An important message about dismantling white supremacy in Charlottesville, VA tomorrow (right: flyer for the event). From Sarah Thompson, the executive director of Christian Peacemaker Teams:
First and foremost I want to send love to you all.
Thank you for who you are and the work that you are doing in the world.
It is important. You are courageous. Now is the time to grow our souls.
Please read on.
This weekend, a racist rally is taking place in Charlottesville, Virginia called “Unite the Right.” You can read about it online (poster attached). This article by the Southern Poverty Law Center, which monitors “hate groups and other extremists,” warns that the rally could be “the largest hate-gathering of its kind in decades in the United States.” The convergence of alt-right folks has been emboldened by the national administration, and they do have a sense of their world falling apart. They chose Charlottesville to rally after that city’s vote to remove the Confederate statues of Robert E. Lee and Stonewall Jackson. Their goal is to bring white people on the right wing together, out from the shadow of the internet, so they can cultivate real relationships and craft a palatable platform to build more political power. The images they chose for the rally draw from Nazi-era propoganda. Continue reading
From a Facebook post today from Rev. Sue Park-Hur of ReconciliAsian:
Friends, no matter where you stand regarding North Korea, we must not respond with “fire and fury like the world has never seen.” Even without nuclear weapons, over 11 million people will die in North and South Korea within hours if there are missile strikes. Please take a moment to pray for the Korean Peninsula. Pray also for the leaders of NK and the US that they would take the path of peace, not annihilation. #NoFireNoFuryNoWar
Current events make these excerpts from Elaine Enns & Ched Myers’ Ambassadors of Reconciliation, Volume II (2009) all the more relevant:
In Spiral of Violence (1971), the Brazilian liberation theologian Dom Helder Camara explained that various forms of violence plaguing communities of the poor—from addiction and crime to rioting and guerilla warfare—were all reactions to fundamental experiences of injustice and violation. He called these “Violence #1”…Typically, the conditions of Violence #1 are woven into the fabric of society, and thus widely accepted as “normal,” “inevitable” or “beyond our capacity to change.” But human beings sooner or later react to violation, Camara argued. Continue reading
By Rose Berger
January 10, 2017, Sojourners Chapel
Leviticus 19:15-18; Matthew 5:38-48; 1 Thessalonians 5:12-24
Thank you to Karen and the Chapel Committee for inviting me.
Usually when I preach I like to do a deep dive into scripture that unlocks scripture’s liberating power on us here at Sojourners.
But today we’ll take a different direction. I was asked to speak specifically about the conference I attended in Rome last year on Nonviolence and Just Peace. Continue reading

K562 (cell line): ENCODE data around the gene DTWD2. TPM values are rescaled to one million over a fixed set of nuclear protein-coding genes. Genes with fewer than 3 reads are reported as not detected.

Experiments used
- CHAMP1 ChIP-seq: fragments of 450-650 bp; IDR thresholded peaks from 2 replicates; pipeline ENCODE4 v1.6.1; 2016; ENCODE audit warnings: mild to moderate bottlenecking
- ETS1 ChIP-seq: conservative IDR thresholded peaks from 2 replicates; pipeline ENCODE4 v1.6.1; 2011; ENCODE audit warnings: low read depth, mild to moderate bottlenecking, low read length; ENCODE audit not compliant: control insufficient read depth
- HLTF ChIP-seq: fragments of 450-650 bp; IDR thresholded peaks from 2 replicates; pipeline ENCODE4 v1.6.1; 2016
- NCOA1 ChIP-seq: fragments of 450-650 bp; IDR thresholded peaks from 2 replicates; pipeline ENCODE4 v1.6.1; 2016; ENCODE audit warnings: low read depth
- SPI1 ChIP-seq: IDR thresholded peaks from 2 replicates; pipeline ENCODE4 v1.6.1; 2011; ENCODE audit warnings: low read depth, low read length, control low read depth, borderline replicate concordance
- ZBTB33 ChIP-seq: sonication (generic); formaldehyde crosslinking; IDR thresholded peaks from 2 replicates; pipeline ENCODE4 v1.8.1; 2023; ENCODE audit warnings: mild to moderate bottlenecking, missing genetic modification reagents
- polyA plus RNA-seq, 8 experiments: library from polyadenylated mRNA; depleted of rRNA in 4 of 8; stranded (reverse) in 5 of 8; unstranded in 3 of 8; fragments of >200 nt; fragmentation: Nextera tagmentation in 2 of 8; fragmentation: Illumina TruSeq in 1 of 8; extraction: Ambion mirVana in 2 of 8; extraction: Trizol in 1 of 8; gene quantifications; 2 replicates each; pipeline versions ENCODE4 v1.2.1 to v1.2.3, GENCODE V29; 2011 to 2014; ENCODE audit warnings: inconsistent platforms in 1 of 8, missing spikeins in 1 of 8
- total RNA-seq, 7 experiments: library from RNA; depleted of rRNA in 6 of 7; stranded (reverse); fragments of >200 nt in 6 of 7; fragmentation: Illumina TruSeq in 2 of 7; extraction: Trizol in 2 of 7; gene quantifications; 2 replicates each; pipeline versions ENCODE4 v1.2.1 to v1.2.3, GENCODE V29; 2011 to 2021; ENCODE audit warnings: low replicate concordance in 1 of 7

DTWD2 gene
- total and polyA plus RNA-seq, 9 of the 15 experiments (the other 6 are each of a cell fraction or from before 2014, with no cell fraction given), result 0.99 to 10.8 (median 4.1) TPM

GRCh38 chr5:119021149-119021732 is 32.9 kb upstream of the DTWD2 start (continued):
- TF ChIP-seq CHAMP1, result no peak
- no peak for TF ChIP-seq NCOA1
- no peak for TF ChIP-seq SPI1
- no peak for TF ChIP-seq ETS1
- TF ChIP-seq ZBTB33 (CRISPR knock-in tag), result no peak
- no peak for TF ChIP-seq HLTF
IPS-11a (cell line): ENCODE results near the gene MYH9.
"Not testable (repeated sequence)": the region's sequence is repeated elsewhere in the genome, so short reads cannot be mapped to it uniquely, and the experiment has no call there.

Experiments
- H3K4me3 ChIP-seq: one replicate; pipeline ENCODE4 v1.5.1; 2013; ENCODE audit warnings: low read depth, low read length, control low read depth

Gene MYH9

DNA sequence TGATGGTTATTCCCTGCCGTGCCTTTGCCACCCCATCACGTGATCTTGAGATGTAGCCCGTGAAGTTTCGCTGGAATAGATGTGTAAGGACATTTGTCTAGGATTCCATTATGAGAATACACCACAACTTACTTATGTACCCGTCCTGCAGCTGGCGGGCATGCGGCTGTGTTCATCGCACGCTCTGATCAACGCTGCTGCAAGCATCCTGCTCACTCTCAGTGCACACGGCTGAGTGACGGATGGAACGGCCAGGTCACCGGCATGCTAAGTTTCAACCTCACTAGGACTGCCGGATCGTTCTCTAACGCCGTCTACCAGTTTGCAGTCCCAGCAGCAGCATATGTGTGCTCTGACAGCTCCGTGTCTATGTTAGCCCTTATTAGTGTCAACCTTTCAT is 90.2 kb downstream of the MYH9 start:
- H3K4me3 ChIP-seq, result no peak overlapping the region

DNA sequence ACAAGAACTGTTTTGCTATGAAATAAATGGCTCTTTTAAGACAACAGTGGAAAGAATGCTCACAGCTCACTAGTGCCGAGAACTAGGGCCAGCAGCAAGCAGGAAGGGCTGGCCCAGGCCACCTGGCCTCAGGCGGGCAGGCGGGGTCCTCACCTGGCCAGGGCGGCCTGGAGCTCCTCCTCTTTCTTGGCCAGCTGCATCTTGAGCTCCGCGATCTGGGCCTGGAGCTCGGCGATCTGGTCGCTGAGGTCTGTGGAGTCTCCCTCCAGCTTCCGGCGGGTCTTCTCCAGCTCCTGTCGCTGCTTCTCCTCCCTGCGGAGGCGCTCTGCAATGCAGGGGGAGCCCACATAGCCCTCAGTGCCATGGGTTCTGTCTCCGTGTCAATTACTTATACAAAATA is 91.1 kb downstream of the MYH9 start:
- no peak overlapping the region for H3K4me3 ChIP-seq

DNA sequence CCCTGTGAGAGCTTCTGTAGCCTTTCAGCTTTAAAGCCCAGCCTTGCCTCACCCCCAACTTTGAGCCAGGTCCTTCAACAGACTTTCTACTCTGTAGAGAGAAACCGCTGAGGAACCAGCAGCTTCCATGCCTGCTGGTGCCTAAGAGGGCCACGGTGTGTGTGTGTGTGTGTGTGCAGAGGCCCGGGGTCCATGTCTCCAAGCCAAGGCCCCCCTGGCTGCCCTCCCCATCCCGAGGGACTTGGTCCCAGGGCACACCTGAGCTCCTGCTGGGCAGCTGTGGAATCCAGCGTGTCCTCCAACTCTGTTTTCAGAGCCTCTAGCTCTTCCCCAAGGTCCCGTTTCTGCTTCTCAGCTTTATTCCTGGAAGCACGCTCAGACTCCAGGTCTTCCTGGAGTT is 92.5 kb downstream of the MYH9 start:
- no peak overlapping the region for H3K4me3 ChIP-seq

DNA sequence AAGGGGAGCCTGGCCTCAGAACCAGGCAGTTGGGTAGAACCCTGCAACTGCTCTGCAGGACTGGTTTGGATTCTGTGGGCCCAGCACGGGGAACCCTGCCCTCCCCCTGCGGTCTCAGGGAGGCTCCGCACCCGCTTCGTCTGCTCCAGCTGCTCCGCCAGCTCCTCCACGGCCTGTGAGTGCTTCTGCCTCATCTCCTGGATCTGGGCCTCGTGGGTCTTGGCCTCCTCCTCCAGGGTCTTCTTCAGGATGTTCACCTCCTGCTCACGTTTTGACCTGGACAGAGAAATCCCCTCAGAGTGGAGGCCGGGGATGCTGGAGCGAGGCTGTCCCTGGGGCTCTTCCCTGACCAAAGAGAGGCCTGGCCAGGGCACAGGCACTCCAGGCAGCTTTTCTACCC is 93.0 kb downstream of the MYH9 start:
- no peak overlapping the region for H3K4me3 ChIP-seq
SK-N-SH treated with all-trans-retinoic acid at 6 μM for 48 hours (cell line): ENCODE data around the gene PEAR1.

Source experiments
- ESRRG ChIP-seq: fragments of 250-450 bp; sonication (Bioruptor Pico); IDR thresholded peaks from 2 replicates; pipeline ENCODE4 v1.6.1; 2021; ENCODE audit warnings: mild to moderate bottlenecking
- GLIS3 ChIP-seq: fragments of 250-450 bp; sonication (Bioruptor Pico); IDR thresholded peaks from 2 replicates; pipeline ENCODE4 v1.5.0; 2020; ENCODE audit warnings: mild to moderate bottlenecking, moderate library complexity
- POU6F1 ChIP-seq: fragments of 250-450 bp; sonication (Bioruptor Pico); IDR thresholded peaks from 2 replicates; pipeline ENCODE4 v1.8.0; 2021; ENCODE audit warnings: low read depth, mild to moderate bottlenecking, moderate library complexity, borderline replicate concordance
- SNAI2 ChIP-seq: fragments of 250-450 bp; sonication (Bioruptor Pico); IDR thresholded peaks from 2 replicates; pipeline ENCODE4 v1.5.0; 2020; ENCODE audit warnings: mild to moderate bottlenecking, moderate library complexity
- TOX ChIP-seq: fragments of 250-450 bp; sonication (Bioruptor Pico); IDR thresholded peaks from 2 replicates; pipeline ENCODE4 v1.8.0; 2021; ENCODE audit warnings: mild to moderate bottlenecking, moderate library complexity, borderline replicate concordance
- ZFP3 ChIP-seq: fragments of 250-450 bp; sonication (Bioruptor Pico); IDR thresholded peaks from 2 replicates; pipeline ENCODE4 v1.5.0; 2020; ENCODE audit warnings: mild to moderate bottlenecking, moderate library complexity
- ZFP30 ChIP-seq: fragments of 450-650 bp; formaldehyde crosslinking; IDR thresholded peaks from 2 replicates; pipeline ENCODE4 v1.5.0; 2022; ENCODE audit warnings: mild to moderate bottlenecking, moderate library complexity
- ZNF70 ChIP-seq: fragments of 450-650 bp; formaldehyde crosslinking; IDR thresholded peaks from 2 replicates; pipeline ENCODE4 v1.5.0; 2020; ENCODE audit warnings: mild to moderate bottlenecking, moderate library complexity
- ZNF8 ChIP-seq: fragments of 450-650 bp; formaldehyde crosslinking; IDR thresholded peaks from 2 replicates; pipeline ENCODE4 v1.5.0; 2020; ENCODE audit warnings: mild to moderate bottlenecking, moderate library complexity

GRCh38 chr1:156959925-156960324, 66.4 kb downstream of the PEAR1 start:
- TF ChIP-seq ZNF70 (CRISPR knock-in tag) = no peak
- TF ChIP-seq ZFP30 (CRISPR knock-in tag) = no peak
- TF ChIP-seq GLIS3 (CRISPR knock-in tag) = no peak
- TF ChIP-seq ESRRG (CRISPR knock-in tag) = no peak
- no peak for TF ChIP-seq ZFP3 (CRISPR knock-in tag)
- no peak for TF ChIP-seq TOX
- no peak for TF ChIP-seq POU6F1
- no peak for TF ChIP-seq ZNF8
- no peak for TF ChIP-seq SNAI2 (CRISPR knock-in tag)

From Ched Myers, who is working with one of the follow up committees working to draft material to give to the Pope in hopes he will issue an encyclical on nonviolence (re-posted from NonviolenceJustPeace.Net):
The following statement, crafted in a consensus process, was released at the end of the Nonviolence and Just Peace conference in Rome, April 2016. We invite individuals and organizations to endorse this statement using the form below. More than 2,000 individuals and organizations have endorsed as of April 2017. Continue reading
MJ Sharp in the middle with Sarah Thompson and CPTer Jonathan Brenneman
By Sarah Thompson and Tim Nafziger, Written for Sojourners Magazine.
3 July 2017, CPT International Reflection
Michael J. Sharp was a close friend. In the Democratic Republic of the Congo (DRC) he was a Mennonite witness, scholar and peacemaker. Over five years, first with Mennonite Central Committee and then with the United Nations (UN) group of experts, he cultivated relationships of trust and respect with people who were experiencing dreadful violence, exploitation because of government corruption, and the oppressive impact of generations of corporate-colonial resource extraction. His teamwork there included demobilizing armed groups, investigating human rights abuses, and reporting to the UN Security Council towards their goal of creating the conditions for peace in the Great Lakes region of Africa. Continue reading
For the first time in a long-standing campaign to remove US nuclear weapons from Germany, a delegation of US peace activists will participate in protests at the Büchel Air Base, in west-central Germany, July 12 to 18, demanding the withdrawal of the last 20 US H-bombs still deployed there. Notable among the 11-person delegation are seven participants who have served a combined total of 36 years in US jails and prisons for protest actions taken against nuclear weapons programs and the war system. Continue reading